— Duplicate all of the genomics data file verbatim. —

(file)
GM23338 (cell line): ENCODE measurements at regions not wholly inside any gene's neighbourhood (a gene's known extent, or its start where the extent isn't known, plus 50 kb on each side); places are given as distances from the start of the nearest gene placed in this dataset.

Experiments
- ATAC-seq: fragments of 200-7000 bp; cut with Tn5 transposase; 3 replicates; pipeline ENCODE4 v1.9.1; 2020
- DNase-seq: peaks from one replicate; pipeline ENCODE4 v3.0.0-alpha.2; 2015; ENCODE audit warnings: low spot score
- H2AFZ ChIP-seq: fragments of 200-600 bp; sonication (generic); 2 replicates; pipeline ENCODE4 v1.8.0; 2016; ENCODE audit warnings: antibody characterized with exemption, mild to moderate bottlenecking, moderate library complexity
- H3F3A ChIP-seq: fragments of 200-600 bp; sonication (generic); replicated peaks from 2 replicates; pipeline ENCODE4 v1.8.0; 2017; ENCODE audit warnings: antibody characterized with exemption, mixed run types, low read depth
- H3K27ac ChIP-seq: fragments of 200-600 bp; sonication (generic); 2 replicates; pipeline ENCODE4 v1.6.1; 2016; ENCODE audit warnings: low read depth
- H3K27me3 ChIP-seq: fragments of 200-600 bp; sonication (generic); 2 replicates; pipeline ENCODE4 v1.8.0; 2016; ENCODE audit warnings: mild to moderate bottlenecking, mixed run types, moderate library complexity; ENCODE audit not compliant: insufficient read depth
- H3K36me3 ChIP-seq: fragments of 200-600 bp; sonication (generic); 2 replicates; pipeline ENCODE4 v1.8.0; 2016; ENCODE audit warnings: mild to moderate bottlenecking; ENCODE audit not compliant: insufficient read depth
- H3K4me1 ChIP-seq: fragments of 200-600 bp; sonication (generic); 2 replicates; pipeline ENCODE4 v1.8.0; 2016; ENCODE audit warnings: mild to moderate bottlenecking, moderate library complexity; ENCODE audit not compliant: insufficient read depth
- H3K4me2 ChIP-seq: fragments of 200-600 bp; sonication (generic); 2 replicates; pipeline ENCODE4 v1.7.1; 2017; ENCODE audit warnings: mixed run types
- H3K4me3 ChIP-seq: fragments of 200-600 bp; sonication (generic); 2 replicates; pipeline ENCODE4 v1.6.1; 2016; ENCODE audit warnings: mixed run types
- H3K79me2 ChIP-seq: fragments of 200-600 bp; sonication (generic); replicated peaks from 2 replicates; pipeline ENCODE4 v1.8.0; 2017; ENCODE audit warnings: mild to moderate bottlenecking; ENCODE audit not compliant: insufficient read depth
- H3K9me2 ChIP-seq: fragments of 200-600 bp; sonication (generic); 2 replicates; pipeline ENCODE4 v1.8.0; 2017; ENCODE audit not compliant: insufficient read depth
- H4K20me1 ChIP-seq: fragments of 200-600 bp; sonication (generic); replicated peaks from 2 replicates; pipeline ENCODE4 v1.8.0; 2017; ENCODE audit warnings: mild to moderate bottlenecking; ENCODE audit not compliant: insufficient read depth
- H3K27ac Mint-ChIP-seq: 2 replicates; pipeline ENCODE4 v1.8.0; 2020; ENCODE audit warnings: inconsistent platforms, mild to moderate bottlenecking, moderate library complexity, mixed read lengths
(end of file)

GM23338 (cell line): ENCODE measurements at regions not wholly inside any gene's neighbourhood (a gene's known extent, or its start where the extent isn't known, plus 50 kb on each side); places are given as distances from the start of the nearest gene placed in this dataset.

Experiments
- ATAC-seq: fragments of 200-7000 bp; cut with Tn5 transposase; 3 replicates; pipeline ENCODE4 v1.9.1; 2020
- DNase-seq: peaks from one replicate; pipeline ENCODE4 v3.0.0-alpha.2; 2015; ENCODE audit warnings: low spot score
- H2AFZ ChIP-seq: fragments of 200-600 bp; sonication (generic); 2 replicates; pipeline ENCODE4 v1.8.0; 2016; ENCODE audit warnings: antibody characterized with exemption, mild to moderate bottlenecking, moderate library complexity
- H3F3A ChIP-seq: fragments of 200-600 bp; sonication (generic); replicated peaks from 2 replicates; pipeline ENCODE4 v1.8.0; 2017; ENCODE audit warnings: antibody characterized with exemption, mixed run types, low read depth
- H3K27ac ChIP-seq: fragments of 200-600 bp; sonication (generic); 2 replicates; pipeline ENCODE4 v1.6.1; 2016; ENCODE audit warnings: low read depth
- H3K27me3 ChIP-seq: fragments of 200-600 bp; sonication (generic); 2 replicates; pipeline ENCODE4 v1.8.0; 2016; ENCODE audit warnings: mild to moderate bottlenecking, mixed run types, moderate library complexity; ENCODE audit not compliant: insufficient read depth
- H3K36me3 ChIP-seq: fragments of 200-600 bp; sonication (generic); 2 replicates; pipeline ENCODE4 v1.8.0; 2016; ENCODE audit warnings: mild to moderate bottlenecking; ENCODE audit not compliant: insufficient read depth
- H3K4me1 ChIP-seq: fragments of 200-600 bp; sonication (generic); 2 replicates; pipeline ENCODE4 v1.8.0; 2016; ENCODE audit warnings: mild to moderate bottlenecking, moderate library complexity; ENCODE audit not compliant: insufficient read depth
- H3K4me2 ChIP-seq: fragments of 200-600 bp; sonication (generic); 2 replicates; pipeline ENCODE4 v1.7.1; 2017; ENCODE audit warnings: mixed run types
- H3K4me3 ChIP-seq: fragments of 200-600 bp; sonication (generic); 2 replicates; pipeline ENCODE4 v1.6.1; 2016; ENCODE audit warnings: mixed run types
- H3K79me2 ChIP-seq: fragments of 200-600 bp; sonication (generic); replicated peaks from 2 replicates; pipeline ENCODE4 v1.8.0; 2017; ENCODE audit warnings: mild to moderate bottlenecking; ENCODE audit not compliant: insufficient read depth
- H3K9me2 ChIP-seq: fragments of 200-600 bp; sonication (generic); 2 replicates; pipeline ENCODE4 v1.8.0; 2017; ENCODE audit not compliant: insufficient read depth
- H4K20me1 ChIP-seq: fragments of 200-600 bp; sonication (generic); replicated peaks from 2 replicates; pipeline ENCODE4 v1.8.0; 2017; ENCODE audit warnings: mild to moderate bottlenecking; ENCODE audit not compliant: insufficient read depth
- H3K27ac Mint-ChIP-seq: 2 replicates; pipeline ENCODE4 v1.8.0; 2020; ENCODE audit warnings: inconsistent platforms, mild to moderate bottlenecking, moderate library complexity, mixed read lengths